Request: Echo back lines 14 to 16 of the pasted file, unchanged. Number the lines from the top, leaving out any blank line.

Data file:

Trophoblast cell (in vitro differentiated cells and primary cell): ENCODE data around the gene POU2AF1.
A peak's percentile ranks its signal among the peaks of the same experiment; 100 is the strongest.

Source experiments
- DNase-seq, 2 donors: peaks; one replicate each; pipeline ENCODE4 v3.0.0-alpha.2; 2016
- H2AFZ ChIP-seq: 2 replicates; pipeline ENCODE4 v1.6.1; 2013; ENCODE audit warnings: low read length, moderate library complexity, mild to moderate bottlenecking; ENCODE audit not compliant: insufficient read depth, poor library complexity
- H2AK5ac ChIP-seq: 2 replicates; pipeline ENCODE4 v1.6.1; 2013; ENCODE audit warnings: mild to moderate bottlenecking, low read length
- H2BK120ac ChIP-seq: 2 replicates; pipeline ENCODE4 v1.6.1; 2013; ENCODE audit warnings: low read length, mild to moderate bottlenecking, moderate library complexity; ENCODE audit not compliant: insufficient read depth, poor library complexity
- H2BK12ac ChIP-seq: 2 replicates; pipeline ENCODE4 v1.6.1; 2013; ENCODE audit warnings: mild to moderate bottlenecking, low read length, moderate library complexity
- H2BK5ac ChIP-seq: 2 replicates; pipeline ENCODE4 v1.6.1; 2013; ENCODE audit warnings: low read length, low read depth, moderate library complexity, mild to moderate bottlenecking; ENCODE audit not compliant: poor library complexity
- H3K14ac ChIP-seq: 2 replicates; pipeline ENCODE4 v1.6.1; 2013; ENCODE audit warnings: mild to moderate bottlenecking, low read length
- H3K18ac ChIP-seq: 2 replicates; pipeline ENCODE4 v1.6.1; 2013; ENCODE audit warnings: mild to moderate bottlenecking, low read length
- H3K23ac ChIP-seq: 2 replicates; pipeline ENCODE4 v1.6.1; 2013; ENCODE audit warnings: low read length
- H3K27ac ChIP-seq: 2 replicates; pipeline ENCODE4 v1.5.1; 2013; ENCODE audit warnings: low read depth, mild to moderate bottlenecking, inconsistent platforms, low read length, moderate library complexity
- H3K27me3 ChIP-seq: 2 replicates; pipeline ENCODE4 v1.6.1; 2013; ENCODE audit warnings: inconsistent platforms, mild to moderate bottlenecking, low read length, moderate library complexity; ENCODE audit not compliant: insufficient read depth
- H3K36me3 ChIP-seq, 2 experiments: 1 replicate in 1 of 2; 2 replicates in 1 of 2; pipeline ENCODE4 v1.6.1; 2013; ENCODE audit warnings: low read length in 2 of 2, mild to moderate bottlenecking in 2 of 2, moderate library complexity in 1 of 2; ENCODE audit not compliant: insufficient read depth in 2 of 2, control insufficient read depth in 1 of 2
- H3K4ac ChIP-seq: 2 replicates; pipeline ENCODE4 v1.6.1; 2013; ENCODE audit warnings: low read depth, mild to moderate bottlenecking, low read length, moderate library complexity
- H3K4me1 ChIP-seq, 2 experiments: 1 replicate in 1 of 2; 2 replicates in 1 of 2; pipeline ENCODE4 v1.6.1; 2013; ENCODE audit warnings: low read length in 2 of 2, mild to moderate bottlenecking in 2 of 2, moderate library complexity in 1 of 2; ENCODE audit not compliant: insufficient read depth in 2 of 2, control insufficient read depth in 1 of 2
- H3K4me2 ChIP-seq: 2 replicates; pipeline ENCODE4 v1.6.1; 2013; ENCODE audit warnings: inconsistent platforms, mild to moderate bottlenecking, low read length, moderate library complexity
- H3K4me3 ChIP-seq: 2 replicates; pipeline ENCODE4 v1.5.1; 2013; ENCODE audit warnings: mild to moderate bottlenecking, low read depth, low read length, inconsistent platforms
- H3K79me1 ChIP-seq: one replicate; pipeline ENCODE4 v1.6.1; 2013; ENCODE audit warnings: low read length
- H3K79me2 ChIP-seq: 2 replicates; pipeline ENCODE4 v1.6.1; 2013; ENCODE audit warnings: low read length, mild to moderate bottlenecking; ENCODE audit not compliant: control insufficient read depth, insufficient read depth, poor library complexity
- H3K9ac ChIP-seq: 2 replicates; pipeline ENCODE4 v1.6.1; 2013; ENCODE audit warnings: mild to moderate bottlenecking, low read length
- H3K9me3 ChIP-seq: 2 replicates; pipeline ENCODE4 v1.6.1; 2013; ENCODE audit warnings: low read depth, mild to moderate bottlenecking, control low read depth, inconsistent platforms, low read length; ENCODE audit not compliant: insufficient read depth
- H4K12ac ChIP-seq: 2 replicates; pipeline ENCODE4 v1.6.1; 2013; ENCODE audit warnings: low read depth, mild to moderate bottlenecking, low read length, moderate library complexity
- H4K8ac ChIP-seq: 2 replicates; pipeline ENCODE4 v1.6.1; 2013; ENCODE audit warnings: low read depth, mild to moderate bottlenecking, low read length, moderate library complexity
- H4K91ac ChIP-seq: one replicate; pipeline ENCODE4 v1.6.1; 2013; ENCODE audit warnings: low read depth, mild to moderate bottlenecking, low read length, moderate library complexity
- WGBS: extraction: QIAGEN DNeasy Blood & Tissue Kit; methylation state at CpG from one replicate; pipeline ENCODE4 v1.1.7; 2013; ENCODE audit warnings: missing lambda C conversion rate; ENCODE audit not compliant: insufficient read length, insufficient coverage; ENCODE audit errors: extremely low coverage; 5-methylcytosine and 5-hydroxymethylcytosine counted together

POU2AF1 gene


- H3K27me3 ChIP-seq: 2 replicates; pipeline ENCODE4 v1.6.1; 2013; ENCODE audit warnings: inconsistent platforms, mild to moderate bottlenecking, low read length, moderate library complexity; ENCODE audit not compliant: insufficient read depth
- H3K36me3 ChIP-seq, 2 experiments: 1 replicate in 1 of 2; 2 replicates in 1 of 2; pipeline ENCODE4 v1.6.1; 2013; ENCODE audit warnings: low read length in 2 of 2, mild to moderate bottlenecking in 2 of 2, moderate library complexity in 1 of 2; ENCODE audit not compliant: insufficient read depth in 2 of 2, control insufficient read depth in 1 of 2
- H3K4ac ChIP-seq: 2 replicates; pipeline ENCODE4 v1.6.1; 2013; ENCODE audit warnings: low read depth, mild to moderate bottlenecking, low read length, moderate library complexity